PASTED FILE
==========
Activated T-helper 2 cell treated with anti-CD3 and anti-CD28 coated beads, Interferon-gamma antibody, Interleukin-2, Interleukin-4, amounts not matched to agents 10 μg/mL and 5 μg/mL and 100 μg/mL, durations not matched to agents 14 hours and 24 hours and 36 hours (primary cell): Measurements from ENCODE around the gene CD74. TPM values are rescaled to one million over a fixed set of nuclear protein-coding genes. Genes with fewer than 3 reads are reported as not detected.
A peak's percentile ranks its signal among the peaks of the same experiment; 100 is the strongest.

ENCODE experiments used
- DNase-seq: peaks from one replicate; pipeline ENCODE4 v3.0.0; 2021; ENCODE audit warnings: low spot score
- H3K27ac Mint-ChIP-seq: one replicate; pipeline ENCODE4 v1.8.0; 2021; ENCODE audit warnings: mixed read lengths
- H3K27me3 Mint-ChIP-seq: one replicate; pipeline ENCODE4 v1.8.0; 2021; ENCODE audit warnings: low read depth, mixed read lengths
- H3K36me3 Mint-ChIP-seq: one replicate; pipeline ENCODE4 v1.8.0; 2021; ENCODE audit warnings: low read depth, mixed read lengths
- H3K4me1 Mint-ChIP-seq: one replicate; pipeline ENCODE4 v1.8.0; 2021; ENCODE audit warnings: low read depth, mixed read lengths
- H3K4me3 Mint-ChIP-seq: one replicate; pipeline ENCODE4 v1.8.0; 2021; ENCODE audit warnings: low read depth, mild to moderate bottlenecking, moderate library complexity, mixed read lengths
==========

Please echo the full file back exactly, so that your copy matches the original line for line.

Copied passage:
Activated T-helper 2 cell treated with anti-CD3 and anti-CD28 coated beads, Interferon-gamma antibody, Interleukin-2, Interleukin-4, amounts not matched to agents 10 μg/mL and 5 μg/mL and 100 μg/mL, durations not matched to agents 14 hours and 24 hours and 36 hours (primary cell): Measurements from ENCODE around the gene CD74. TPM values are rescaled to one million over a fixed set of nuclear protein-coding genes. Genes with fewer than 3 reads are reported as not detected.
A peak's percentile ranks its signal among the peaks of the same experiment; 100 is the strongest.

ENCODE experiments used
- DNase-seq: peaks from one replicate; pipeline ENCODE4 v3.0.0; 2021; ENCODE audit warnings: low spot score
- H3K27ac Mint-ChIP-seq: one replicate; pipeline ENCODE4 v1.8.0; 2021; ENCODE audit warnings: mixed read lengths
- H3K27me3 Mint-ChIP-seq: one replicate; pipeline ENCODE4 v1.8.0; 2021; ENCODE audit warnings: low read depth, mixed read lengths
- H3K36me3 Mint-ChIP-seq: one replicate; pipeline ENCODE4 v1.8.0; 2021; ENCODE audit warnings: low read depth, mixed read lengths
- H3K4me1 Mint-ChIP-seq: one replicate; pipeline ENCODE4 v1.8.0; 2021; ENCODE audit warnings: low read depth, mixed read lengths
- H3K4me3 Mint-ChIP-seq: one replicate; pipeline ENCODE4 v1.8.0; 2021; ENCODE audit warnings: low read depth, mild to moderate bottlenecking, moderate library complexity, mixed read lengths